We’re so pleased to share WU contributor Monica Bhide’s latest release with you today: READ. WRITE. REFLECT. Inspiration for Creative Minds, with a foreword written by WU’s co-founder and editorial director, Therese Walsh!
Monica is a bestselling fiction and internationally renowned cookbook author, known for sharing food, culture, mystery, and love in her writing. Having roots and experience in many places, Monica inspires readers everywhere with present day stories which transcend cultural, chronological, geographical, economical, and religious borders.
As a noted international food writer, Monica has built a diverse and solid audience through her books and articles in top-tier media such as: The New York Times, The Washington Post, Christian Science Monitor, Bon Appétit, Town and Country Travel, Food and Wine, Cooking Light, Better Nutrition, and many others. Her work has garnered numerous accolades and has been included in four Best Food Writing anthologies (2005, 2009, 2010, and 2014).
Her memoir, A Life of Spice, was picked by Eat Your Books as one of the top five food memoirs of 2015. Top Chef’s Padma Lakshmi picked Bhide’s Modern Spice (Simon & Schuster, 2009), as one of the “Best Books Ever” for Newsweek in 2009. The Chicago Tribune named Monica “one of the seven food writers to watch in 2012”.
A respected writing authority, Monica appears regularly on NPR and conducts sold-out workshops on writing, food, culture, and scheduled speaking events at prestigious venues as the Smithsonian Institution, Sackler Gallery, Les Dames d’Escoffier, Georgetown University, and Yale University. She has taught all over the world including conferences in London, Dubai, US etc. She has also been the “Writing Coach in Residence” for the annual conference of the Association of Food Journalists.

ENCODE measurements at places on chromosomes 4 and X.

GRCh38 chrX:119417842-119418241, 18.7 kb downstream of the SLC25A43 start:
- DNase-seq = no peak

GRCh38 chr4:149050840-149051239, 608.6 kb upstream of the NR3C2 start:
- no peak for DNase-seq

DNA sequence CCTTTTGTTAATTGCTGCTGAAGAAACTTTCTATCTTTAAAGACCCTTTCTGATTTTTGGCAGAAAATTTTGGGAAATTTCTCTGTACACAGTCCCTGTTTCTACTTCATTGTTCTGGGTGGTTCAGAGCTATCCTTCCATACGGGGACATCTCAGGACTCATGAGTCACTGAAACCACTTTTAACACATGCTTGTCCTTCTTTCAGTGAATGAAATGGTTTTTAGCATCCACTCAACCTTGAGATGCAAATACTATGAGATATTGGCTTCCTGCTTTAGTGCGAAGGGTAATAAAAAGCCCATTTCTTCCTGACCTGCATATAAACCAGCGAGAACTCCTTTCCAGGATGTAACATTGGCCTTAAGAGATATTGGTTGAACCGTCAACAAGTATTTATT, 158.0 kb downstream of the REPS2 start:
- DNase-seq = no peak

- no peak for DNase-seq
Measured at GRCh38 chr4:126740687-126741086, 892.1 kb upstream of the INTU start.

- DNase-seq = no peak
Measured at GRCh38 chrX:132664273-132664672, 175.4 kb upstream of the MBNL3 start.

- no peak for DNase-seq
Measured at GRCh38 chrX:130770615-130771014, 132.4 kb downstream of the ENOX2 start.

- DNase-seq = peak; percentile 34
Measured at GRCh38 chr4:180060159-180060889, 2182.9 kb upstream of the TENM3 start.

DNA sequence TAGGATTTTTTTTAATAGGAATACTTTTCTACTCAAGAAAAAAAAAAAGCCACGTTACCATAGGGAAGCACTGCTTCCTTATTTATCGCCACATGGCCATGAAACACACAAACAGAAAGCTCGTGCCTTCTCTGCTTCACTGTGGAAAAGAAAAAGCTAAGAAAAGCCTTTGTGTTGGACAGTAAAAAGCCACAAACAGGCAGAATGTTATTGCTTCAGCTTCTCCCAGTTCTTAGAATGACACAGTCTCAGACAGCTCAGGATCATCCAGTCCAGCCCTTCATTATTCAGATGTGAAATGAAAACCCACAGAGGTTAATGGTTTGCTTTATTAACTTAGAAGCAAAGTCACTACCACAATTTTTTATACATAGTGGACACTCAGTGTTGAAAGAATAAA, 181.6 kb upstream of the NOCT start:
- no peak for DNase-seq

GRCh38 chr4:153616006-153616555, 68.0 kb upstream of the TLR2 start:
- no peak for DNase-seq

Said Dan Blank, author of Be the Gateway:
“Read. Write. Reflect.is the perfect blend of creative inspiration and pragmatic action. It breaks past the fears that hamper most writers, empowering you to find a renewed sense of clarity and purpose in your writing. If you feel stuck in your writing, Read. Write. Reflect.will help you get unstuck.”
Enjoy learning more about this delightful book.
Q1: Can you introduce us to your book, and tell us how it’s unique in today’s market?
MB: As a writer, I often look for inspiration in my most quiet times, but instead find it during the craziest/most mundane/silliest moments! These everyday moments not only inspire me but also help me find solutions to my own writer’s block, help me feel more present in the now. They make me slow down and just focus on the pure pleasure of life. I liken these moments to meditation. Typically, meditation is a time of calmness, but for me these moments are times that have made me reflect, made my mind wander a bit, and forced me to just be with no judgments or failure or success.
It was during one of these insane moments, inspired and motivated by my friend Casey Benedict, that I decided to run a free program on my website. The program, titled Powered by Hope, was designed to inspire and motivate writers and artists to find their own moments (crazy or not) to reflect. The response was spectacular and beyond my wildest dreams! Everyone who subscribed to it, from far and wide, loved it. The comments ranged from motivating to inspiring to lifesaving. I would get emails from subscribers every week telling me what worked, which stories they loved and identified with, and how the simple nuggets helped them!
Encouraged by the feedback I received from my subscribers, I have pulled together my crazy moments—professionally referred to as bite-sized essays—featured in the Powered by Hope program and created this little book – Read. Write. Reflect. For you.
Q2: Why this book, now?